that said - i agree completely about a modern new PC…unless, like me - you like farting around with older crap. (s754 + AGP, PII + AGP, P-Pro and PCI :p)
- Socket 939 AMD64 (X2 perhaps)
- PCIe Motherboard
- PSU - Enermax, OCZ, Antec (in that order)
if building a New PC around a ATi9500 ? = No joy (go PCIe - fer sure)
if buying a New VC for an already fairly new system (s939 + AGP)? - well, that’s very debatable - whether or not it’s worth spending $200-400 on a new Video Card ALONE - i hear MANY ppl/Gamers crying b/c SO FAR, both the ATi(x1800 series) and nVidia (7800 series) have NO plans for AGP cards of this newer generation (ya never know though)
ripit - may want to edit your last post (encase in quote tags) so the OP’s post/comments is separated from yours
Let me ask you this since you seem to be informed. I mean this in the context of honestlly asking your opinion… How many modern cards can exceed the bandwith, and thierfor take advantage of pci16? It defanatlly depends on what you already have. Just my opinion). If you are building a new system, its a no brainer, pci16, but for the rest of us that upgrade, what current vid cards will perform faster on pci16, as opposed to agp… We all know that pci 16 is the future, and will replace agp, but for now???
I just about deleted my post (wrote our posts at the same time). I decided to leave it, thoug I didn’t take you last post into account when writing it.
“ripit - may want to edit your last post (encase in quote tags) so the OP’s post/comments is separated from yours”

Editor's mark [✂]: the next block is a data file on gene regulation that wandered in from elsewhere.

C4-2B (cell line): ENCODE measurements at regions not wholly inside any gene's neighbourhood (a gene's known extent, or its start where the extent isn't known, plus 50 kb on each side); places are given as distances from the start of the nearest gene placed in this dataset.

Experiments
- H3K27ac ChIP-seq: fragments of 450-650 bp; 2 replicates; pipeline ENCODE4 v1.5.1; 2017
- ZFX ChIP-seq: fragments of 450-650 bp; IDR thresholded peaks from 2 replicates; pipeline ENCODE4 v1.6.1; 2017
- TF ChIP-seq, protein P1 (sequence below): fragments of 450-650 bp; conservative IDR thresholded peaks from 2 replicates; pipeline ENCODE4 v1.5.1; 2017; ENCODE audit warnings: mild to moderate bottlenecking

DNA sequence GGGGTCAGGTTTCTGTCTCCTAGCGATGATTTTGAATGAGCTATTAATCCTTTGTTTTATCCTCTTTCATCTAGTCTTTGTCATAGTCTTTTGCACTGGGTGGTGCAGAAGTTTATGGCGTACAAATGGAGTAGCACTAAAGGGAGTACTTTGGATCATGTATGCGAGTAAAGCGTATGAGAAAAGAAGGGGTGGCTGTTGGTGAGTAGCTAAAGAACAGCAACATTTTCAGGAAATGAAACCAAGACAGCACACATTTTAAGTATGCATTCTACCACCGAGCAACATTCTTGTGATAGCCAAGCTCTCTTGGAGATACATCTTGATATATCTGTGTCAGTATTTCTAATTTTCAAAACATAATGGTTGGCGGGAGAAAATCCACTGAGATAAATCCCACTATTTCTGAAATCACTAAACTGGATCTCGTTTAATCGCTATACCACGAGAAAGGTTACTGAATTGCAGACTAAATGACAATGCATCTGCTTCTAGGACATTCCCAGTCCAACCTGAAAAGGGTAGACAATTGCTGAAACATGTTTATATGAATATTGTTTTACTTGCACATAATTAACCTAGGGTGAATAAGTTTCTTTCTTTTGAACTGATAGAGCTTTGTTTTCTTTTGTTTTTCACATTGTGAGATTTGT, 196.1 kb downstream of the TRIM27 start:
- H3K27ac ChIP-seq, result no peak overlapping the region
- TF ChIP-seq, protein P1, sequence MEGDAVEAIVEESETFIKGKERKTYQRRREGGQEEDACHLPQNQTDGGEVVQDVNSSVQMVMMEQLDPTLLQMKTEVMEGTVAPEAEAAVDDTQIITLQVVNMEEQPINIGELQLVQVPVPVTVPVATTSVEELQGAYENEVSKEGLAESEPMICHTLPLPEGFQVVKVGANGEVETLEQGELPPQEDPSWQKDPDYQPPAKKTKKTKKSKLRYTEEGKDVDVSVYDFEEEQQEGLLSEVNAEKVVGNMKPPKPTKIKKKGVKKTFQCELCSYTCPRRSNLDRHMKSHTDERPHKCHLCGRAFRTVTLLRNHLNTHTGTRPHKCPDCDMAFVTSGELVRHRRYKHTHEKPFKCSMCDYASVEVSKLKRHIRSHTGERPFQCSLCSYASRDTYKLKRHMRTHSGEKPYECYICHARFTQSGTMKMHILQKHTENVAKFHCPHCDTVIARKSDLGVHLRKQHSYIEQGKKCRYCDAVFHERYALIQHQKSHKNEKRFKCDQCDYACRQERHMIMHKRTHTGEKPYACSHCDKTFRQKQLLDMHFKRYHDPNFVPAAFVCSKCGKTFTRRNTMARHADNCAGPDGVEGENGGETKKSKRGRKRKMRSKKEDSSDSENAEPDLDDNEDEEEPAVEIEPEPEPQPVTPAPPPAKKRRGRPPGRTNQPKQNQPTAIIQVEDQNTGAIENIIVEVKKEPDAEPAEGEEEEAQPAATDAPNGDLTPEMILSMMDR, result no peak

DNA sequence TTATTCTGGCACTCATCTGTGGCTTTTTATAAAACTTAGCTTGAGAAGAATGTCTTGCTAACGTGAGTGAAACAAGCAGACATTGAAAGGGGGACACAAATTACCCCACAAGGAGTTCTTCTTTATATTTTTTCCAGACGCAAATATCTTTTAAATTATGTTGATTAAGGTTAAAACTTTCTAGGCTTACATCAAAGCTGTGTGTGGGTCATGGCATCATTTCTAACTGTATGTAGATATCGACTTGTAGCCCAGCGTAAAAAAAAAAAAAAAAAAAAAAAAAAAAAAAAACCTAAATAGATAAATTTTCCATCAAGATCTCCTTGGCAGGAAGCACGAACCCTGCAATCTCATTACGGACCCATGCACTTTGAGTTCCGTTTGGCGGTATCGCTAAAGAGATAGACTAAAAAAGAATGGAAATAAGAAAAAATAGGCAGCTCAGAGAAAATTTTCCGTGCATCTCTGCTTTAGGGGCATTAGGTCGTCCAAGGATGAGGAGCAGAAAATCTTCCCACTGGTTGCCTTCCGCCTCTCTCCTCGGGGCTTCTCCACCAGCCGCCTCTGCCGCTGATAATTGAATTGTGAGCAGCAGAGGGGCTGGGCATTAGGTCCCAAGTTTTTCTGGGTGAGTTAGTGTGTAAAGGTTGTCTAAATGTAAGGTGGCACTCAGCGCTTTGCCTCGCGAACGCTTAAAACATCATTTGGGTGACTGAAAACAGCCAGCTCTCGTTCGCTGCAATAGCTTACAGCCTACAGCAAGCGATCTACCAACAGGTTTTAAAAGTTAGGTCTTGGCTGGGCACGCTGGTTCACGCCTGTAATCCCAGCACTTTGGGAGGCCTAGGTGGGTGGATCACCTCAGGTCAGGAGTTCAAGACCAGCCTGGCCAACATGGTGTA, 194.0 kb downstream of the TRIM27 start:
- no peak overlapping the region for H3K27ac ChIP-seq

Took me a minute to find it. I totally agree, is that better?
still want/need more of a response ? to your post #14 ?
…well here goes anyway
If you’re a Gamer - then yes, certainly go with PCIe, for reasons of the ‘newer’ generatins of cards not supporting AGP…and newer games like FEAR, etc are going to need these more powerful cards 7800/x1800 to run thee games at Highest Resolutions (1600x1200) w AA/AF cranked up.
If you game at lower resolutions 800x600, the CPU speed is more important (depending upon the game, naturally)
For Most Adobe PS and CS and even CAD work - the VC isn’t nearly as important…More important is Sytem RAM (2GB min) and the CPU and Raptors (fast HDDs)…and if this the Bulk of PC use, they should look into a 2-D Matrox card, or FireGL, and use a Registered RAM system.
Dual Core CPUs (AMD64 X2, or even Intel Pentium-D) will also be very helpful for everything non-gaming. Dual Core CPUs have NO Value YET for Pure strictly Gaming (as of yet)…but Dual Core allows for true Multi-tasking.
gotta weigh the pluses and minuses, and factor in the PC’s use, then decide
I chose to leave post 14 and maybe just clerify a point (forgive me if that was rude, I have been drinking tonight (and not just a little)). What cards on the market today, are faster than agp can handle??? I know that their are top cards that can exceed agp standards, but lets set the limit at 200$. What card can you get for 200$ (newegg prices), that can exceed agp limits?. M point is for the average person, even the gamer on a tight budget, thier current agp cards are as fast as the pci 1 counterparts…